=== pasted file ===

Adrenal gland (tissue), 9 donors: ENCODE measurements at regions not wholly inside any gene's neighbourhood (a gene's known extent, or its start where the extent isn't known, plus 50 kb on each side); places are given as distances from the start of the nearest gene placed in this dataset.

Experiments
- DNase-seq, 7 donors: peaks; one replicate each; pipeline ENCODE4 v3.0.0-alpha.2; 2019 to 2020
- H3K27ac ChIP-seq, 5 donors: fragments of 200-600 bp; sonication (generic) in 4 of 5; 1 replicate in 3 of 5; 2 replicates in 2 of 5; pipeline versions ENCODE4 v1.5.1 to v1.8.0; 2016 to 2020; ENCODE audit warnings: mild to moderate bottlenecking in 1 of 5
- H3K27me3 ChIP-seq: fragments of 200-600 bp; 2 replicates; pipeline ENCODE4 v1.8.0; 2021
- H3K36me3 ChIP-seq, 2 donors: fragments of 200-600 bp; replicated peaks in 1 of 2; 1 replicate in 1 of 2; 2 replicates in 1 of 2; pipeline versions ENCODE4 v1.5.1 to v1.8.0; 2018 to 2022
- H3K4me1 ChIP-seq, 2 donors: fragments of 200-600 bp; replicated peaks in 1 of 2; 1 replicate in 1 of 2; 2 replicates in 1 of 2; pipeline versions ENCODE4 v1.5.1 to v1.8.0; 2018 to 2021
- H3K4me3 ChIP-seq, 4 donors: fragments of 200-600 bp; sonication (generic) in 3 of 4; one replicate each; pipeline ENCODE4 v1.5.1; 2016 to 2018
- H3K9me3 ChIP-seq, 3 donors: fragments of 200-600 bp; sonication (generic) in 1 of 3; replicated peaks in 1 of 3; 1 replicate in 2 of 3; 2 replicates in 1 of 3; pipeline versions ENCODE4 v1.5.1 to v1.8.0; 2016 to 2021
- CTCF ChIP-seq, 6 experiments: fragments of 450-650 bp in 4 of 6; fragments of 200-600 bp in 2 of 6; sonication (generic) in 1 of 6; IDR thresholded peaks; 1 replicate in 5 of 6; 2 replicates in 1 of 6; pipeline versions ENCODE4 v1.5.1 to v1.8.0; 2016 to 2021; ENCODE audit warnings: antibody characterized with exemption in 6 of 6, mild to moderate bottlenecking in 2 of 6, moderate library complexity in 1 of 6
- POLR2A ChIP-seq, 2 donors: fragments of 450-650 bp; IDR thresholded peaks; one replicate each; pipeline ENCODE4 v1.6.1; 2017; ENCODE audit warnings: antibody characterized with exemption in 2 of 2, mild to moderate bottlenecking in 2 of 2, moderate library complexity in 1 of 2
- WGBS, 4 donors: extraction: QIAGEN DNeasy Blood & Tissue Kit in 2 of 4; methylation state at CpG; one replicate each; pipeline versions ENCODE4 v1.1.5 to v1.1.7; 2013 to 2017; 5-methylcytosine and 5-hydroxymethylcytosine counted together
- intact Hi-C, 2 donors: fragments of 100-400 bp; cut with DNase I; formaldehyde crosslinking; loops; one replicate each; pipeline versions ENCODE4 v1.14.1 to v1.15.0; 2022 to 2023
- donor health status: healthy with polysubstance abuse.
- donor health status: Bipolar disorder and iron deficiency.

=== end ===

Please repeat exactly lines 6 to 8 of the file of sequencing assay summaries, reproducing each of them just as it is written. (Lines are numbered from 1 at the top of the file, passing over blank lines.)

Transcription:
- H3K36me3 ChIP-seq, 2 donors: fragments of 200-600 bp; replicated peaks in 1 of 2; 1 replicate in 1 of 2; 2 replicates in 1 of 2; pipeline versions ENCODE4 v1.5.1 to v1.8.0; 2018 to 2022
- H3K4me1 ChIP-seq, 2 donors: fragments of 200-600 bp; replicated peaks in 1 of 2; 1 replicate in 1 of 2; 2 replicates in 1 of 2; pipeline versions ENCODE4 v1.5.1 to v1.8.0; 2018 to 2021
- H3K4me3 ChIP-seq, 4 donors: fragments of 200-600 bp; sonication (generic) in 3 of 4; one replicate each; pipeline ENCODE4 v1.5.1; 2016 to 2018